While the automotive and electronics industries, among others, have been relatively fast in adopting robotics, pharma has been lagging behind. However, as the technology available becomes more advanced, flexible and affordable, robotics now stands as a pivotal element to helping pharmaceutical companies reduce costs and increase efficiency, notably in the drug discovery process.
“Robots are an ideal choice for [menial, repetitive jobs in drug discovery] because they are easy to automate and provide a high level of accuracy and consistency”
Peter Hogg, ProClinical
Although not yet a key part of the drug discovery and development process, Peter Hogg of pharma and life sciences recruitment specialist, ProClinical, feels that there is ample scope for greater uptake of robotics at this stage of the value chain. “Many of the tests performed in laboratories today are to do with research, discovery and development of drugs, and usually involve repetitive tasks such as moving fluids and test tubes. In this way, robots are an ideal choice for these jobs because they are easy to automate and provide a high level of accuracy and consistency,” he posits.
Jonathan Wilkins of obsolete industrial automation parts supplier EU Automation is similarly enthusiastic on the possibilities of robotics in drug development. He states that “The pharmaceutical industry is increasingly making use of robotics to automate specific processes in drug development, including drug screening, anti-counterfeiting and manufacturing tasks.” Wilkins continues, “Today, processes such as nuclear magnetic resonance (NMR) and high-performance liquid chromatography (HPLC) can have sample preparation carried out by robotic arms.”
While the wider public may fear that creeping automatization stands as a threat – as evinced by a 2017 Pew Research survey which found that 70 percent of Americans express wariness or concern about a world where machines perform many of the tasks done by humans – Hogg points out that, in pharma, “technology will actually create more jobs than it replaces by giving us freedom to do new work – erasing labour-intensive tasks that were once essential. What is saved on labour rebounds to increased capital availability for new ideas.” Hogg continues, “This has proved to be true historically across all industries with other advancements in technology (for example, the car and the internet) which have made some jobs redundant but ultimately created entirely new ways to earn a living.”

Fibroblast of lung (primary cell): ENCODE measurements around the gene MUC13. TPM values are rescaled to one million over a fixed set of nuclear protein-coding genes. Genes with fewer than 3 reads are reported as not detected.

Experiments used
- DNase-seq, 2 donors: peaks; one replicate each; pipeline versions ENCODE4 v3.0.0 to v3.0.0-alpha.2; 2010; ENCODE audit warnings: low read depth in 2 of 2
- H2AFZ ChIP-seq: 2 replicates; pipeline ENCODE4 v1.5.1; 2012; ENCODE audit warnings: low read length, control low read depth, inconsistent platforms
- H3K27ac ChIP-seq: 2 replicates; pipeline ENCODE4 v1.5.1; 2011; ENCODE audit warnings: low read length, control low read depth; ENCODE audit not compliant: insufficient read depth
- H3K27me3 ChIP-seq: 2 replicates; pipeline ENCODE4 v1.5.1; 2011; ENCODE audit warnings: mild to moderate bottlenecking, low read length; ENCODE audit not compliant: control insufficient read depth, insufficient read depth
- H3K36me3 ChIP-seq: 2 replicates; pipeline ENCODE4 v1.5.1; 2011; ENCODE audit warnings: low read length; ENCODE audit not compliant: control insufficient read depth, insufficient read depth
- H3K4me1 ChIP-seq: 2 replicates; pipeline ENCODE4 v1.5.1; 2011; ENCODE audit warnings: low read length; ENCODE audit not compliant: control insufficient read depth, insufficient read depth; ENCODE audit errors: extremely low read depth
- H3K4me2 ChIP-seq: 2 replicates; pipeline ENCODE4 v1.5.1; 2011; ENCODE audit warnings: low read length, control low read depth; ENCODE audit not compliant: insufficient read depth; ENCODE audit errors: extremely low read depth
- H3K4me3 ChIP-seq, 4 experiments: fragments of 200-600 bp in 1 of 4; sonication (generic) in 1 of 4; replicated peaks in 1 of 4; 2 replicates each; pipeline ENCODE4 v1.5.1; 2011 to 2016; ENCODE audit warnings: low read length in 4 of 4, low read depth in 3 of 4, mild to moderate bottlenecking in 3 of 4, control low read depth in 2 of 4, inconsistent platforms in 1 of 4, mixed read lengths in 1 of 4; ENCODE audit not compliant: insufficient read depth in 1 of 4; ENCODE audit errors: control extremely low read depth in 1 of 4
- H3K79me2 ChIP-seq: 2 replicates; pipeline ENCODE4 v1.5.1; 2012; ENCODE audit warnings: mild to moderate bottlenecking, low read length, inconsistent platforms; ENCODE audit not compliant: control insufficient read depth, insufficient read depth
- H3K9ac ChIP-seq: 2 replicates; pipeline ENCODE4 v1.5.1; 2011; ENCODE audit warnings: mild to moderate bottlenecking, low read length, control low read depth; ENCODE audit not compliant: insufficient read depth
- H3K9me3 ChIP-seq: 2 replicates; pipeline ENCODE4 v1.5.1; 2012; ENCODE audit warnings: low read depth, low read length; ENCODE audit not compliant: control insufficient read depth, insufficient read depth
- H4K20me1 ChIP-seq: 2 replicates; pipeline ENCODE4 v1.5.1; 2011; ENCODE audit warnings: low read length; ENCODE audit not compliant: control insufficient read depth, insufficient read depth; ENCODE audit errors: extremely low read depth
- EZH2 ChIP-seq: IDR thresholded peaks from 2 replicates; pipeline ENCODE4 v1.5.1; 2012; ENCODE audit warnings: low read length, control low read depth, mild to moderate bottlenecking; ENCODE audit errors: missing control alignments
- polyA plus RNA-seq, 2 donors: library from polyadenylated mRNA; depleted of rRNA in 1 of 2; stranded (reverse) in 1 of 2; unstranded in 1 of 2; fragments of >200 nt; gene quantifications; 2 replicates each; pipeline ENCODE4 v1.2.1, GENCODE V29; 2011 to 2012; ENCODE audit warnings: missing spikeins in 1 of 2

As an example of how the use of robots can allow researchers to bypass menial tasks and focus their time on more worthwhile activities such as real drug development and research, Hogg points to the case of US genome research equipment manufacturer SciGene, which has created a robot with the ability to prepare DNA samples. Hogg notes, “The laboratory technician or researcher does not require engineering skills but can program the robot using simple instructions. The precision is so high that robots today can put 40,000 dots of DNA onto a single microscopic slide – such a feat cannot be rivalled by human hands.”
Across the pond, in June 2018 the UK government announced a project to develop the world’s first ‘hands free’ drug discovery facility at the Rosalind Franklin Institute in Harwell, Oxfordshire. Lead scientist, Professor Adam Nelson of the University of Leeds, explains that the new facility “will have a unique design and harness robotics and AI to automate the discovery process. It will allow hundreds or thousands of candidate molecules to be investigated at a time. We aim to increase productivity by five to ten times.”
“Faster processing isn’t enough. We also want to find higher quality starting points for drug discovery to maximise the chances of success at later stages in the discovery pipeline”
Prof. Adam Nelson, University of Leeds
However, Nelson is also at pains to point out that the use of AI and robotics at the Rosalind Franklin Institute does not only affect the timeframes of drug discovery. He exclaims that, “faster processing isn’t enough. We also want to find higher quality starting points for drug discovery to maximise the chances of success at later stages in the discovery pipeline. This will enable us to remain globally competitive in bringing new drugs to the market that can meet the needs of patients.”
Writer: Patrick Burton